Tag Archives: Simon Stanhope

The 39 Steps

(reviewed at the Jubilee Hall, Aldeburgh on 9 August)

This new production for Suffolk Summer Theatres has been devised and directed by Mark Sterling from the Patrick Barlow tongue-in-cheek version of the John Buchan novel brought memorably to the screen by Alfred Hitchcock.

Though it may seem like a whole sequence of “based on…”, this staging does add a further dimension, with its introductory sequence from the film, multiple use of projections and some Hitcockian hommages – the music-hall is MacGuffin’s and the moorland chase has a pair of hobby-horse planes with their pilots plotting north by north-west courses.

The four main actors – Clive Flint, Joe Leat, Amy Christina Murray and Simon Stanhope – are supplemented by ASMs Kitty Dunham and Laurence Leonard who not only move the triangular pillars and furniture but join enthusiastically in the second act’s highland reel. They fully deserve their appearance at the curtain call.

Stanhope is our dashing hero Richard Hannay who, finding himself in London at a loose end, goes to the music-hall and thereby secures himself a perilously adventurous future. Murray whisks on and off a sequence of wigs and accents as the femme fatale whose appearance in Hannay’s flat triggers off the whole story, the feisty but not unflappable Pamela, the susceptible crofter’s wife and others.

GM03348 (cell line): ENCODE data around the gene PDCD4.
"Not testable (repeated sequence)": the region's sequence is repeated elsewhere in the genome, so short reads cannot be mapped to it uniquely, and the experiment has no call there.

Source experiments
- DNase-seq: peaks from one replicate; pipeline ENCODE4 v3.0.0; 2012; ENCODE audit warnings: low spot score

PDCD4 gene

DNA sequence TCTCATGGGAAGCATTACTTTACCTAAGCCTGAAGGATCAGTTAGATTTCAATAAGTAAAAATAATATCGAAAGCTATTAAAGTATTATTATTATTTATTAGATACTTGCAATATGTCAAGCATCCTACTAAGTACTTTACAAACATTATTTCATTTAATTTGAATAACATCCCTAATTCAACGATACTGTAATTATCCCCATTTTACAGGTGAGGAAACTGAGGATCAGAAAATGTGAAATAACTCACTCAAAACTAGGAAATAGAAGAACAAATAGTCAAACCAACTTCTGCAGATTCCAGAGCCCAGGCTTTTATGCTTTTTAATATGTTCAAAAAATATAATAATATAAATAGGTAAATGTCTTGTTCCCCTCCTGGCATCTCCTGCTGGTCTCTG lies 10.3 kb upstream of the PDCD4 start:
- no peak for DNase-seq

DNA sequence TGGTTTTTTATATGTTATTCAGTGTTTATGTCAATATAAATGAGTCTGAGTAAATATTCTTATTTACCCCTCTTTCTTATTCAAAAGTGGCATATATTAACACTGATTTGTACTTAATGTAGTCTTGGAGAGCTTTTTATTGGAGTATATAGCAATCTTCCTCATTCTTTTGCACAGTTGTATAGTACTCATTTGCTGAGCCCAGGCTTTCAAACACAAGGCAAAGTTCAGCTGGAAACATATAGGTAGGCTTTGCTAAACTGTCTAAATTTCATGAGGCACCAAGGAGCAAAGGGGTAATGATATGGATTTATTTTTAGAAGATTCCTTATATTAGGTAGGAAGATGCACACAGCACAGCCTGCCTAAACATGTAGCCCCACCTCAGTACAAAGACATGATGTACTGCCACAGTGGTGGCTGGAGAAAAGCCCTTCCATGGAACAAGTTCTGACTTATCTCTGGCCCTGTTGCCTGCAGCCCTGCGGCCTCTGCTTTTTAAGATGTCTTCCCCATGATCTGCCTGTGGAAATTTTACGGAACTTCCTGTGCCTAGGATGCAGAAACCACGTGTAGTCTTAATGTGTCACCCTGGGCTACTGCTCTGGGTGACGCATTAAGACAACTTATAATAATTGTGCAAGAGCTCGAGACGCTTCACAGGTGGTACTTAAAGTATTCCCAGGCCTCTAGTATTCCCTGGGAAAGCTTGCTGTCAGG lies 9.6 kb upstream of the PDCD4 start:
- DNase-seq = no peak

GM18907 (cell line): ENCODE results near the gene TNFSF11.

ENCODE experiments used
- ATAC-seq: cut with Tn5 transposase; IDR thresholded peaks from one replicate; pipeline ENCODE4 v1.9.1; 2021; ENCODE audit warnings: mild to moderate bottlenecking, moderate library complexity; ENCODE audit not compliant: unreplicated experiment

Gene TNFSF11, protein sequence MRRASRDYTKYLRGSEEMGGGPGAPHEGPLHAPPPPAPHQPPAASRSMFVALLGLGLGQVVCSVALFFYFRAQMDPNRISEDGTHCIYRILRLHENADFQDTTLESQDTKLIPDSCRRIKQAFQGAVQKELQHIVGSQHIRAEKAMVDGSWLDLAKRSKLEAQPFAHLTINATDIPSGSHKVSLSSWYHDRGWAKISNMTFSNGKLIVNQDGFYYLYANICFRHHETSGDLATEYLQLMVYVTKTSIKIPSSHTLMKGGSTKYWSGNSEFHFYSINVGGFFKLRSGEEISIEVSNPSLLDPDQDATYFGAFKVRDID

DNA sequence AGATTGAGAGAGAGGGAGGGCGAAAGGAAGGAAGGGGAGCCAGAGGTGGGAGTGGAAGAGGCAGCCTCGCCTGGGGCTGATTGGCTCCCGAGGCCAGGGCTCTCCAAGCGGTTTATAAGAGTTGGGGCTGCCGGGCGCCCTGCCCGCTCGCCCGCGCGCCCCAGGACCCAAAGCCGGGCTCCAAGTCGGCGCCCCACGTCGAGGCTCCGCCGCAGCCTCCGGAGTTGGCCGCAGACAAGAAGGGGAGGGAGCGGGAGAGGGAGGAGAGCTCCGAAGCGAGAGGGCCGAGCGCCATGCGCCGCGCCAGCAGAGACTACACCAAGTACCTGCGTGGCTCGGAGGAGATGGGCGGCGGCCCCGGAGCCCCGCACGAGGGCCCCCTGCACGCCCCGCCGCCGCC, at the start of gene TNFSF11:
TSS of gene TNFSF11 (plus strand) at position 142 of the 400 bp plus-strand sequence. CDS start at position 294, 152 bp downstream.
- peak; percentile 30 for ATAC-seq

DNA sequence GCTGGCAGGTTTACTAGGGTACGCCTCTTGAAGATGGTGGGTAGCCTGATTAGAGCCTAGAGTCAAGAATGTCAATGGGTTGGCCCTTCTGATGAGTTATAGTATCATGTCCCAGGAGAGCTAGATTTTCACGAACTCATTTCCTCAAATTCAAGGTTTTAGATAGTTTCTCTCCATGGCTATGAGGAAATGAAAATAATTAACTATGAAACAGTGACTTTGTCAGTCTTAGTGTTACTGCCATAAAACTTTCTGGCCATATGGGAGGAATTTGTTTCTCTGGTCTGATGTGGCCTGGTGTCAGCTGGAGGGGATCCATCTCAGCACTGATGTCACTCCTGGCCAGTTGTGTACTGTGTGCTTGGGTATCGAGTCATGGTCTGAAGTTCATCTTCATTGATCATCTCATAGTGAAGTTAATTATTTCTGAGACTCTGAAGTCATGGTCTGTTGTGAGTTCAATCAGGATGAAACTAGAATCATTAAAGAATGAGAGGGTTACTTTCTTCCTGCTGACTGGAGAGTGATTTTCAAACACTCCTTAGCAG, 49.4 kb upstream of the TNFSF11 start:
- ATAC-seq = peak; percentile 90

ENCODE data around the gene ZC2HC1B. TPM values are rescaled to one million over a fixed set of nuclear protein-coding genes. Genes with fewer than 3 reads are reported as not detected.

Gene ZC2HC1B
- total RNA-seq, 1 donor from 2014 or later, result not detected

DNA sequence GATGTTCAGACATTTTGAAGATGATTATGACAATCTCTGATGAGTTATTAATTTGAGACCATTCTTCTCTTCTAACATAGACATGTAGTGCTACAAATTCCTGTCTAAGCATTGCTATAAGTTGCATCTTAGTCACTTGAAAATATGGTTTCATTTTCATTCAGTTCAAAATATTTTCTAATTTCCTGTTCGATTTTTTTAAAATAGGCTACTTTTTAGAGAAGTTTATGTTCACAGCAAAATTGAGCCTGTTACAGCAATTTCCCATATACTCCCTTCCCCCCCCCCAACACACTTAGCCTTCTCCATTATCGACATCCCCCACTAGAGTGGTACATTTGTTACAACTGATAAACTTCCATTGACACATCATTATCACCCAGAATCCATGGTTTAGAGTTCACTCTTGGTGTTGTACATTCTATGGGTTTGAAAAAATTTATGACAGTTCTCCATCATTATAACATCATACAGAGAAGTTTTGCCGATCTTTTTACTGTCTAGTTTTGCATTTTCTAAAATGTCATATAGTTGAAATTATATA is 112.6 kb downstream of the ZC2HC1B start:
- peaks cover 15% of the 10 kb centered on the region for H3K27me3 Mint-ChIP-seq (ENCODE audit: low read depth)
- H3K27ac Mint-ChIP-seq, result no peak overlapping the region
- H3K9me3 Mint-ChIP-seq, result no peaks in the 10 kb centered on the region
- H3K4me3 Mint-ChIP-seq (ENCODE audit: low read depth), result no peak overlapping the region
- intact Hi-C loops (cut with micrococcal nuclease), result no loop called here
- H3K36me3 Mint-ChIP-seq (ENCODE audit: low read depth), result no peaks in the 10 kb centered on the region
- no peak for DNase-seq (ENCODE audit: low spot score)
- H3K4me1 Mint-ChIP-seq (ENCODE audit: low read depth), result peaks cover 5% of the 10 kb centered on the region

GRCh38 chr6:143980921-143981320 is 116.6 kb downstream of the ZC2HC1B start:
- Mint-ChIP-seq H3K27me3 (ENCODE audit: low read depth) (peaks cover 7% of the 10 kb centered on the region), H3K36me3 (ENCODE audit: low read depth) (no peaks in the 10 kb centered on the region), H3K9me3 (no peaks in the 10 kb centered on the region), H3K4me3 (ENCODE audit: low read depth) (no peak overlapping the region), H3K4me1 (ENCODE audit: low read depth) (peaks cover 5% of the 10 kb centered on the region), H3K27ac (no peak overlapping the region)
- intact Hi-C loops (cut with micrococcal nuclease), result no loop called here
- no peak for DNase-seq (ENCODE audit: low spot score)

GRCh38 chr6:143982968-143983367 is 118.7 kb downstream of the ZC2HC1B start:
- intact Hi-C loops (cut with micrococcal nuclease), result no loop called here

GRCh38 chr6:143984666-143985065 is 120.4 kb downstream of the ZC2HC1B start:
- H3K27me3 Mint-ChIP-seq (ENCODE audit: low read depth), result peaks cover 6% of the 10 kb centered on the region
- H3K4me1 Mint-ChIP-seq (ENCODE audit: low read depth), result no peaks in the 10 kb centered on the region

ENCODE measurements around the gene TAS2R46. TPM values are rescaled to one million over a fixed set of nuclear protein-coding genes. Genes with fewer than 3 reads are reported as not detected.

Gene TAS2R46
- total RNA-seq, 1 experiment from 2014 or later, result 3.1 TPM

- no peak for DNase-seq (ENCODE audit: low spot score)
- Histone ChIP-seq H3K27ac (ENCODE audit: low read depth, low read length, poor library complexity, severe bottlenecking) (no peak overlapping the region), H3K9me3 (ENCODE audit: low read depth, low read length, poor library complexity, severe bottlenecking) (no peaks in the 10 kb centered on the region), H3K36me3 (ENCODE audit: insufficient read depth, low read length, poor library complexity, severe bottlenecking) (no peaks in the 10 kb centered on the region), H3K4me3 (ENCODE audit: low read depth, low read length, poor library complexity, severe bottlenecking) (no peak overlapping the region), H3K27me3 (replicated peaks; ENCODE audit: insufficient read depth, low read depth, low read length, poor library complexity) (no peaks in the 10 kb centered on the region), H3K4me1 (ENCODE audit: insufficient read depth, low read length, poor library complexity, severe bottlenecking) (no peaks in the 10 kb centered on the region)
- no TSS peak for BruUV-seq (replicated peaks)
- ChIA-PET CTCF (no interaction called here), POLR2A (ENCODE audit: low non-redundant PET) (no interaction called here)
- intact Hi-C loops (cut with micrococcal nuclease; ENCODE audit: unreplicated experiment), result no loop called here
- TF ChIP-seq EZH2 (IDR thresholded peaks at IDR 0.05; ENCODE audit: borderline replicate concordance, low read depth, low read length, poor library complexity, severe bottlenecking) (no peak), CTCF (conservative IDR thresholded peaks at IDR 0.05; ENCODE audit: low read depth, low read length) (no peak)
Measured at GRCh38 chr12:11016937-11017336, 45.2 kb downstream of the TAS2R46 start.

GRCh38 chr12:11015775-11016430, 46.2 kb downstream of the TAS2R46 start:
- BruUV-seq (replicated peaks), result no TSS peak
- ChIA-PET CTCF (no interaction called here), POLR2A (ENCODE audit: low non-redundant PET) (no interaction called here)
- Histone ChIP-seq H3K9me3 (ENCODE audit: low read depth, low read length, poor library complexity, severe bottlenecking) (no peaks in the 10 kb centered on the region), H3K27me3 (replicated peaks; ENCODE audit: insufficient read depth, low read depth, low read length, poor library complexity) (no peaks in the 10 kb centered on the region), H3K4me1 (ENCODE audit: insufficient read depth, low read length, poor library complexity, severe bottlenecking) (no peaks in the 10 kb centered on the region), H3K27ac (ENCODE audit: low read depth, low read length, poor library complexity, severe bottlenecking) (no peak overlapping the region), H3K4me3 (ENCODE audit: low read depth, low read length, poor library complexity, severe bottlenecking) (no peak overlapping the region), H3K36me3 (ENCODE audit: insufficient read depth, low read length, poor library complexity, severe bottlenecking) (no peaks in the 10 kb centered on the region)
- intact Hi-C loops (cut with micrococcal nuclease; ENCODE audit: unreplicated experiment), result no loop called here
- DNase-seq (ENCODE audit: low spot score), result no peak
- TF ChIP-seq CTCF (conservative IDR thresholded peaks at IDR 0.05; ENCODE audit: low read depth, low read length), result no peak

“Others” sums up the multi-faceted Flint and Leat perfectly. Flint manages, with swift headgwear, coat and skirt changes, a positive galaxy of characters from Mr Memory and the crofter to railway officials, policemen, landladies and one of the duo of rain-coated, slouch-hatted, dark-glasses spies. Leat’s Professor Jordan provides a hilarious sub-Hitlerian tirade and one half of a Flanagen & Allen turn.

The 39 Steps continues at the Jubilee Hall, Aldeburgh until 13 August, transfers to the Southwold Summer Theatre between 15 and 27 August and to the Theatre Royal, Bury St Edmunds from 6 to 10 September.

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Murder By The Book

(reviewed at Suffolk Summer Theatres, Southwold on 19 July)

Writing is a solitary occupation; it can lead to depression and self-denigration. On the other hand, it has been known to develop into megalomania. The thriller by Duncan Greenwood and Robert King has as its central character a successful thriller writer whose lucrative part-time supplement to his earnings comes from writing vitriolic reviews of his competitors’ novels.

His secretary goes along with all this; his even-wealthier actress and somewhat libidinous wife has had enough. Divorce has been mentioned, but this has financial implications. It’s all a neat set-up for role-playing of many sorts, though Phil Clark’s fast-paced production never manages to make the characters anything other than pasteboard puppets.

Leyla Holley plays Imogen, a woman whose histrionics spill over from stage to drawing-room. Costume designer Miri Birch places us firmly in the Mary Quant/Biba era. Amy Christina Murray makes a pert Christine with Joe Leat as the exceptionally nosy next-door neighbour whose “Hurray Henry” façade is not quite what it seems.

Selwyn Piper, the concocter of mysteries at the centre of the drama, is Simon Stanhope with Clive Flint as his publisher John Douglas. They all take it as seriously as this sort of comedy-thriller requires, but – for me at any rate – it never quite jells. Perhaps you should blame the weather.

Murder by the Book runs at the Southwold Summer Theatre until 30 July and transfers to the Jubilee Hall, Aldeburgh between 2 and 6 August.

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Filed under Plays, Reviews 2016